Life was bleak and I could see no escape from my family curse. But then I made a shocking discovery. By Deanne James, 31

I was 18 years old, and, having suffered with unexplained illness for my entire life, I finally had a devastating diagnosis: Anderson Fabry’s. A rare, painful, and life-limiting genetic disease.

Throughout our childhood, my two younger brothers and I often fell ill with unexplained symptoms. We experienced burning sensations, pain all over our bodies, and couldn’t control our temperature, going from boiling one minute to freezing the next.

Our mum suffered similar ailments, and yet every time we went to doctors for help, they were stumped.

Several times, it was suggested that our condition might simply be psychological. But we all knew our symptoms were real.

During my teenage years, my symptoms only worsened, making me miserable. I suffered from achy pain and fatigue so severe I could barely stay awake at school. I quickly fell behind.

For so long, our family felt as if we were going mad, with no way or name to explain what was happening to us. It wasn’t until Mum thought to look into the background of her absent father that the pieces finally fell into place.

It turned out that my runaway grandfather carried Fabry’s disease, an inherited, degenerative condition with no known cure. He had passed it down to my mum, my two brothers, and me.

When Mum broke the news, I was devastated. ‘I’m sorry love,’ she wrapped me up in a hug as I sobbed into her shoulder.

Sufferers of Fabry’s can expect a limited life expectancy. I was supposed to be enjoying the best years of my life, but instead, I’d been handed an early death sentence.

To make matters worse, just days after I received this blow, I was diagnosed with endometriosis, a painful inflammatory condition affecting my womb.

‘It’s unlikely you’ll ever conceive,’ the doctor told me as he prescribed the contraceptive pill to treat my symptoms.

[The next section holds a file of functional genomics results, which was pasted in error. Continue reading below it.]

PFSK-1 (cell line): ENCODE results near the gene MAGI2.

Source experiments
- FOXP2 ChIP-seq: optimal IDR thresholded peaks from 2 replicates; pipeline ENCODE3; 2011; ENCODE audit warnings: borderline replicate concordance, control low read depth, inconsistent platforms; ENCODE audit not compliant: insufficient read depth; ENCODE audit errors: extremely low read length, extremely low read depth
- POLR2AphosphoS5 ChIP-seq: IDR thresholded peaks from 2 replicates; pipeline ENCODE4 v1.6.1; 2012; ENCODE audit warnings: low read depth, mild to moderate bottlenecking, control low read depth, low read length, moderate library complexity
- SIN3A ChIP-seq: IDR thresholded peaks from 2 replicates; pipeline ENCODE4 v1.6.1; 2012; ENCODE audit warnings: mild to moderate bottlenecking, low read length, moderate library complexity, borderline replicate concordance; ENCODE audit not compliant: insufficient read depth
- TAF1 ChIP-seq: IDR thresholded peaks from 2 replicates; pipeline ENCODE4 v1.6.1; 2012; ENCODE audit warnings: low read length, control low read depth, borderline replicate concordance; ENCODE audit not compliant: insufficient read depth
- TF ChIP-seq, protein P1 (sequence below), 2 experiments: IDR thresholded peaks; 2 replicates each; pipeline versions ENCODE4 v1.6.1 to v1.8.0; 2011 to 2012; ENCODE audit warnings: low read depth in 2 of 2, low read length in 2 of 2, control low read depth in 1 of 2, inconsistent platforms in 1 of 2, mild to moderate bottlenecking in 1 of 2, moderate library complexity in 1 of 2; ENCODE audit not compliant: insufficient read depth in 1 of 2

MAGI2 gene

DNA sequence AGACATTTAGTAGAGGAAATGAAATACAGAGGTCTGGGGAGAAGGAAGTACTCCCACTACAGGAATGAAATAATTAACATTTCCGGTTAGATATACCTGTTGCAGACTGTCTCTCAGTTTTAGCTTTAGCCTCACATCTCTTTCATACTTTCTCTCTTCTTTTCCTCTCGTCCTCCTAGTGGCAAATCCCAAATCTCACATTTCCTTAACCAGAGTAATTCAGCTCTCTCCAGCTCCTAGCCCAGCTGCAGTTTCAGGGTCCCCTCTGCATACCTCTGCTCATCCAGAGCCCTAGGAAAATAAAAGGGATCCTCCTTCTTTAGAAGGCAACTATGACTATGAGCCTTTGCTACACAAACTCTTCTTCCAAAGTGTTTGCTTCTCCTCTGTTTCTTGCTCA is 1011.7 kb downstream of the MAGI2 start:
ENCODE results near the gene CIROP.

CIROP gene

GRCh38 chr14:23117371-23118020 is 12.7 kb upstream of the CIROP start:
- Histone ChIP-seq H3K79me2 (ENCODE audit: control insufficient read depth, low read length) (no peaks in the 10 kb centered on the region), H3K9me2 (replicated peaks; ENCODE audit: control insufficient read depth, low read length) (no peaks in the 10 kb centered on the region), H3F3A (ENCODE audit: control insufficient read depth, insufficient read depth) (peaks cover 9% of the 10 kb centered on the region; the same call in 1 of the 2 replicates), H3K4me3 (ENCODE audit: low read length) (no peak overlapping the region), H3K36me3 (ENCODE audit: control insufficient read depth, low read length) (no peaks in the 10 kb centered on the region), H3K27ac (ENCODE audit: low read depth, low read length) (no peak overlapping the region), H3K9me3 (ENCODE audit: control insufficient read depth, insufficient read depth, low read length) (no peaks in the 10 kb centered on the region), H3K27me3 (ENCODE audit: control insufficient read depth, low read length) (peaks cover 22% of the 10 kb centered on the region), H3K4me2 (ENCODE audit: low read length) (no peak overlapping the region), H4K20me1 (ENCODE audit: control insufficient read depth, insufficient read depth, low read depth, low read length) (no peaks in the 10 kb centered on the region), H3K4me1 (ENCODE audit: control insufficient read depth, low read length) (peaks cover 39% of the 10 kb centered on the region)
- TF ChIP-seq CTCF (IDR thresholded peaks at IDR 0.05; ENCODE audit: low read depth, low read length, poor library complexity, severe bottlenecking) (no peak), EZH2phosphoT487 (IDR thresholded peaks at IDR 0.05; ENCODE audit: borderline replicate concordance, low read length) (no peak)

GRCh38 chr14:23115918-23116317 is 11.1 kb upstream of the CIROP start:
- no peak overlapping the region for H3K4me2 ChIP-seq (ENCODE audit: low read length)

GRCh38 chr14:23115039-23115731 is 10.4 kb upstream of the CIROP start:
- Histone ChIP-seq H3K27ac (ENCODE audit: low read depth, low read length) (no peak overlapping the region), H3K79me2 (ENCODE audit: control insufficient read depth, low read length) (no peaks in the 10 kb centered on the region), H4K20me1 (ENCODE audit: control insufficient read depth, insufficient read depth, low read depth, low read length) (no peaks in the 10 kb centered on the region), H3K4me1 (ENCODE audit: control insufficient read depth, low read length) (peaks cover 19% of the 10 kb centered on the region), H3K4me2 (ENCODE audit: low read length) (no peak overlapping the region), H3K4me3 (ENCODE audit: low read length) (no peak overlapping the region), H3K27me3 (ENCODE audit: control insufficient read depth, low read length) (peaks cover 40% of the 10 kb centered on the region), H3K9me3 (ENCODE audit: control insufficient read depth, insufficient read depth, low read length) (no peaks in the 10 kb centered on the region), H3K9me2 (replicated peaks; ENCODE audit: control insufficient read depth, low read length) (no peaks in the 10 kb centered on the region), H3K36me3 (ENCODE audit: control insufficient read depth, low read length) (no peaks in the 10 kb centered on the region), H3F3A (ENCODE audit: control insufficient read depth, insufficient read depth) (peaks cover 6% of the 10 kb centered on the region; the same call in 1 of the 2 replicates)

In that moment, my whole future crumbled around me. All I could envision was a lifetime of hospital visits, taking medication, and being in pain.

Over the following years, I spiralled into a deep depression. I started drinking to cope and headed down a self-destructive path, unable to see the point in going on.

I’m going to die early anyway, I shrugged as I drained another glass of wine.

At the time, I had an on-and-off relationship with an old family friend, Steve. We’d known each other since we were kids, and had even been neighbours at one point, but he too was going through a dark patch in his life.

His son from a previous relationship had recently died, and Steve was planning to emigrate to Canada to find work and get away from it all. I was sure it would be the last I saw of him.

So, at 27 years old, nine years after my diagnosis, I began to stock up bottles of my pain medication.

What had started as a vague idea to take my own life slowly formed into a real plan. I calculated the amount of pills I needed, and set a date to take them.

But just two days before I’d planned to take the deadly dose of tablets, I woke up in agony. I had searing pain in my abdomen, so intense that I could barely catch my breath. Unable to stand it any longer, I went to A&E for help.

When the nurse asked for a urine sample I thought nothing of it. Probably kidney stones, I thought. Just my luck. But nothing could have prepared me for what she said next.

‘You’re pregnant,’ she announced, matter of factly. I fell silent, unable to process what I’d just been told.

‘But… I can’t get pregnant,’ I insisted. ‘There must be some kind of mistake. I’m infertile - and I’m on the pill!’

‘Congratulations,’ she smiled briefly, unsure how to respond to the mixture of fear and joy in my expression.

I couldn’t believe what I was hearing. It didn’t make sense - but it felt like a sign. In an instant, I regained my will to live.

I knew I had to stay alive for this baby. With a tiny life now depending on mine, I had something to live for. Just in the nick of time.